Comment by theoldscholar | September 20, 2009 | Reply

    • Good point oldscholar. Maybe it is sufficient and useful to develop a metadata architecture in a normalized sense that could be applied by individual historians/archivists/etc in any way they see fit, but falls within a logical framework.

      Colamaria, I am not thinking about a one-stop shop/service and more a methodological approach on “how-to” complete with a sample architecture and framework for what would have to be a very simple, but flexible database. Ideally, the “user” would see how I created a digital document from the original, and how I could analyze/access/review the data using data analysis tools while making the entire document “available” to things like Google crawlers. But YES, the focus is for the non-techies who are willing to learn a bit…

      Admittedly, I am not sure how all that will work out.

      Thanks for the feedback!
      – DeadGuyQuotes

      Comment by DeadGuyQuotes | September 20, 2009 | Reply

  3. This is way beyond my tech knowledge; but I love the idea. You initially scanned a book that was already in type that could be “understood” by the computer as type. Would this work for written documents – all the different scrawl early Americanists are subjected to? Or things such as ledgers? That may be asking way too much…but I can dream.

    Comment by lprice3 | September 21, 2009 | Reply

    • Lprice3 –

      The shareware I am using claims it will do an optical character recognition (OCR) on handwriting and it claims it “learns”. Some of the more advanced systems are supposedly pretty good at it, but early scripts would present significant, though not insurmountable, challenges.

      Comment by DeadGuyQuotes | September 21, 2009 | Reply

  4. Wow – now I really love your project.
    Lynn

    Comment by lprice3 | September 21, 2009 | Reply

  5. As I understood, you are looking for some cost-effective methodology of preserving and digitizing the documents. If that is your purpose then you have my blessing. (-:

    Comment by alex_lesanu | September 21, 2009 | Reply

    • Now that I have Alex’s blessing, I will move forward with ALL haste!!

      Comment by DeadGuyQuotes | September 21, 2009 | Reply

  6. I was thinking of your project when I was perusing Alex’s link and found this page. http://www.unionhistory.info/generalstrike/. I got there following Alex link and then going to Britain the General Strike. There are all these documents and artifacts and if you go into the advanced search you can enter things like “Churchill” or “Chamberlin” and it will find the documents with those people mentioned. I originally thought it was key word searches, but it returned some meeting attendee lists with a J. Churchill in them written in cursive. Did they translate each document? Did they do what you are suggesting? I don’t know but this is a very useful site, especially since I am doing a paper in my other course this semester on British culture and labor laws between the wars.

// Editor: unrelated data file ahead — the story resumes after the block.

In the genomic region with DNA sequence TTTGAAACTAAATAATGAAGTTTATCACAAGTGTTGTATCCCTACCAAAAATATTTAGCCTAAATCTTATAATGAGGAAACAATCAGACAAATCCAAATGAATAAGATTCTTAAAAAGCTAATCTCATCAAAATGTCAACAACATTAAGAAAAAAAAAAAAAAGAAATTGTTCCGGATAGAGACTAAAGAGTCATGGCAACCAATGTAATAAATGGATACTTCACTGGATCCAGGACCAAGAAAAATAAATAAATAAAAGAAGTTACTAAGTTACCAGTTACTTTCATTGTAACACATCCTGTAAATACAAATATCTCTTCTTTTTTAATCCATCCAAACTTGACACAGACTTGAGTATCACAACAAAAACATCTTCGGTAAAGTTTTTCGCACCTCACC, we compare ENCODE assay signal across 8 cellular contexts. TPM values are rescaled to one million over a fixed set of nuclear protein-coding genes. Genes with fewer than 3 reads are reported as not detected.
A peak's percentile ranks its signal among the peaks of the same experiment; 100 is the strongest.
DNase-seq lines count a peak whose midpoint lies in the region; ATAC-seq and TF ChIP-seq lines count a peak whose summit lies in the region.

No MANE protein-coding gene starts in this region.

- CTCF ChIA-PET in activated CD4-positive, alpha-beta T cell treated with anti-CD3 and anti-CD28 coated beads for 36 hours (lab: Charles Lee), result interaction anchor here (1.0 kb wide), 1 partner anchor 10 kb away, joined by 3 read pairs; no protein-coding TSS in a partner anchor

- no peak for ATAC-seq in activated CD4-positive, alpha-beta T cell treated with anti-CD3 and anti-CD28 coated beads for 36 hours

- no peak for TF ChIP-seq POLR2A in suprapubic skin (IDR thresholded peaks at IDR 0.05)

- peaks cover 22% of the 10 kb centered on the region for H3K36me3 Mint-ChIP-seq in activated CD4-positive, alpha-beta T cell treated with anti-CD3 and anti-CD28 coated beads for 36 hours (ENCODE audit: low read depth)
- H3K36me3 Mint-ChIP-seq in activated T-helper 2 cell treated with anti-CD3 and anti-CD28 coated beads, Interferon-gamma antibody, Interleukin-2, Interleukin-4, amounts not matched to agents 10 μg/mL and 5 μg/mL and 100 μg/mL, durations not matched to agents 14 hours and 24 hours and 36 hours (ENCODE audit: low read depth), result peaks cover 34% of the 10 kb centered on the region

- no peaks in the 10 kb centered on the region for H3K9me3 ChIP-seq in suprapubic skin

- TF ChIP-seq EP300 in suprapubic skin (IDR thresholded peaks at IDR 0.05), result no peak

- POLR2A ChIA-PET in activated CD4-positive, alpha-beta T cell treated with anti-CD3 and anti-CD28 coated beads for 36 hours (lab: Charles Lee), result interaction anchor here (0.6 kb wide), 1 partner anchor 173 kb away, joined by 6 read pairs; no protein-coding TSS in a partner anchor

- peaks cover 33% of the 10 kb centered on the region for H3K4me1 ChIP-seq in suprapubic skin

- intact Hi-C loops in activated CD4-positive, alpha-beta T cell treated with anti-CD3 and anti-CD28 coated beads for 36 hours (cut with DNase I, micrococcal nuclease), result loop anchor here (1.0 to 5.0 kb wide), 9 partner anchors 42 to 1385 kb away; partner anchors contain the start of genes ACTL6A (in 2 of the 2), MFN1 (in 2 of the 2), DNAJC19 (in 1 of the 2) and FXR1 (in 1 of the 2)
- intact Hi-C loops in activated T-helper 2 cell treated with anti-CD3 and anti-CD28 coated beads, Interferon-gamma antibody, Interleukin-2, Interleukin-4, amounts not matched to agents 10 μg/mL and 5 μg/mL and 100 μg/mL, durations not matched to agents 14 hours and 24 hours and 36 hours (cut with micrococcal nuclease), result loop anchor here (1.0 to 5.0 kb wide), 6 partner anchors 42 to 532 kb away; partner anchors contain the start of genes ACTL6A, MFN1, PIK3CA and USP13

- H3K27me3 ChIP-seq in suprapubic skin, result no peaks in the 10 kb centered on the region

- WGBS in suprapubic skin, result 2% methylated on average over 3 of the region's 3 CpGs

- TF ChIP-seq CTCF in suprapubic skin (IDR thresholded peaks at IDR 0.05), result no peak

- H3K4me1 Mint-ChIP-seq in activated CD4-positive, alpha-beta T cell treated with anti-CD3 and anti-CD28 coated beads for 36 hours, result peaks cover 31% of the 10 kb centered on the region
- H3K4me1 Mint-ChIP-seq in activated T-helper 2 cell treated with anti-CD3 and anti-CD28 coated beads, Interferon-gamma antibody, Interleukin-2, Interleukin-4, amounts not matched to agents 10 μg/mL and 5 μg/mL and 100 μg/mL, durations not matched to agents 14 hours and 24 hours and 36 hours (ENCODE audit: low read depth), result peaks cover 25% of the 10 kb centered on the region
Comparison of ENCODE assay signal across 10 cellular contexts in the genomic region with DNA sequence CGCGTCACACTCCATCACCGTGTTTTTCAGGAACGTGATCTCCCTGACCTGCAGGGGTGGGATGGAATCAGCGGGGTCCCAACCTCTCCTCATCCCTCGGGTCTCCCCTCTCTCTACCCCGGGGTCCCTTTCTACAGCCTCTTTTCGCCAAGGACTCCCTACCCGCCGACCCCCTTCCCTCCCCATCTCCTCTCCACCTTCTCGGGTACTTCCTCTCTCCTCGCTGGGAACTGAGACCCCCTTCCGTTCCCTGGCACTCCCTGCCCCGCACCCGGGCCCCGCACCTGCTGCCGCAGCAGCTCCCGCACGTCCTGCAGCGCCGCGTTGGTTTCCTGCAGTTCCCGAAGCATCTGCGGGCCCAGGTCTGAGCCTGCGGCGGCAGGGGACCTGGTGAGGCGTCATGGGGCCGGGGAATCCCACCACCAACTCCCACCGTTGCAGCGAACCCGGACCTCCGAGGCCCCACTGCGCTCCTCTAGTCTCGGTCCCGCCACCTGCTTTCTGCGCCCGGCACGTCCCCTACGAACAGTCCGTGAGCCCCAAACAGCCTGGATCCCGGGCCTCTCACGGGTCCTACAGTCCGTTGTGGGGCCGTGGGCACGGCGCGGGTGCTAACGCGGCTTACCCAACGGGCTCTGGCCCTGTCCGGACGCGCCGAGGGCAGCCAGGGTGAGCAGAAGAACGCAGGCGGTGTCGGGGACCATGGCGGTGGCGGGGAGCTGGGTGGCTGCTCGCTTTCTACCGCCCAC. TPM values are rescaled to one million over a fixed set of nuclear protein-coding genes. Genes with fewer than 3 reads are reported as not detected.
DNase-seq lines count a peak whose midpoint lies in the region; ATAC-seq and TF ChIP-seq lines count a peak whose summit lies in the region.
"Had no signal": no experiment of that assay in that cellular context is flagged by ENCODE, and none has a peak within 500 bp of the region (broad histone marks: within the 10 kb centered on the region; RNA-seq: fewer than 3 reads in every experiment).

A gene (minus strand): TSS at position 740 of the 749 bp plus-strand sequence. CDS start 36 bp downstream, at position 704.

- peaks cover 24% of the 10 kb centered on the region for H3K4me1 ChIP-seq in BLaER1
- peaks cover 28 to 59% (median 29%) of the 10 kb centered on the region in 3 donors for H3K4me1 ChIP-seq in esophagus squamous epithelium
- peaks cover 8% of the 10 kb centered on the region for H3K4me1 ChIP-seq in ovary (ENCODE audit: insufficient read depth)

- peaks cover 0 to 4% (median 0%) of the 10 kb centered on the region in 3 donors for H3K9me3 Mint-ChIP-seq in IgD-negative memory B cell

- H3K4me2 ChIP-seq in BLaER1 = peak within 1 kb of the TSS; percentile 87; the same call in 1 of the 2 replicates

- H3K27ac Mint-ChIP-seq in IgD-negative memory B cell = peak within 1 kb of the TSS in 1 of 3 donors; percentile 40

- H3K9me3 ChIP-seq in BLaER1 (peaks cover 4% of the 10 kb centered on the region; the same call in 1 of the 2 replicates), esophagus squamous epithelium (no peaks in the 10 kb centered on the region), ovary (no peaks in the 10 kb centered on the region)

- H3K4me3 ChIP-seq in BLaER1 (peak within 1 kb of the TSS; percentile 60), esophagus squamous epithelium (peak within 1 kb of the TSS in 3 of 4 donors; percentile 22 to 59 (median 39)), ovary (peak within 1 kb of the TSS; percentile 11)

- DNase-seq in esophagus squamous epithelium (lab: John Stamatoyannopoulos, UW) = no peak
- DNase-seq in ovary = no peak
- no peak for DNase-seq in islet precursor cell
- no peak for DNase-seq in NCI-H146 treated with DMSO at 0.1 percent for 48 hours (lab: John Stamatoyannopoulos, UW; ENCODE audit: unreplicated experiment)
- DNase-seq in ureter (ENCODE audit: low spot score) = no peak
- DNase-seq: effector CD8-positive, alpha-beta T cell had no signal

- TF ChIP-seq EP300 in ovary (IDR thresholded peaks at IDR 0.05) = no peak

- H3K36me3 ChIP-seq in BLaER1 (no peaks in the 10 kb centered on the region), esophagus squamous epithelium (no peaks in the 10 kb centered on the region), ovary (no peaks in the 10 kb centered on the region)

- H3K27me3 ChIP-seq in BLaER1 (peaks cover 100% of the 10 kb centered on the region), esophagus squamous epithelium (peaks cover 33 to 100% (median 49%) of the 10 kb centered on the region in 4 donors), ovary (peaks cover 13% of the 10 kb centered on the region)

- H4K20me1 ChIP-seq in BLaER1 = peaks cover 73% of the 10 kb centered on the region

So thank you both.

    Comment by TheOldScholar | September 22, 2009 | Reply

    • It appears that they are using the same basic idea behind the database that serves the National Security Archives at GW. (accessible by GMU students at https://login.mutex.gmu.edu/login?qurl=http%3a%2f%2fnsarchive.chadwyck.com )

      They essentially use metadata tags to identify the artifacts and facilitate searching. The problem, however, lies in the quality/accuracy of the metatdata tags. In my reasearch on the Cuban Missile Crisis, I found numerous errors and found significant limitations in the search capability. I wound up conducting a needle-in-a-haystack approach to sorting through artifacts and finding some winners. Using that, I stumbled on a lot of real winners, but it was a huge pain and labor-intensive process.

      DGQ

      Comment by DeadGuyQuotes | September 22, 2009 | Reply

  7. I’ll let you know if I find the same limitations in this site. Being able to do string searches and keyword searches would be very beneficial. Or maybe a wiki type approach where each researcher can “fix” quality and accuracy of keywords metadata thus allowing those searchers to “learn” over time. Sort of the old Artificial Intelligence learning capability. Then the search engine could become like the old librarian that has been around for 50 years and knows what people are looking for and is genuinely helpful.

    Comment by theoldscholar | September 22, 2009 | Reply

  8. Old Friend, I see this becoming one of the most significant achievements in scholarship in recent times. The potential for expansion seems limitless. Fully-developed, such a site would rival the ancient Library of Alexandria in its value to scholars, making you somewhat akin to Ptolemy I Soter. You need collaborators and funding; this is too important for it to be starved of resources.

    Comment by Cap'n Dub | October 19, 2009 | Reply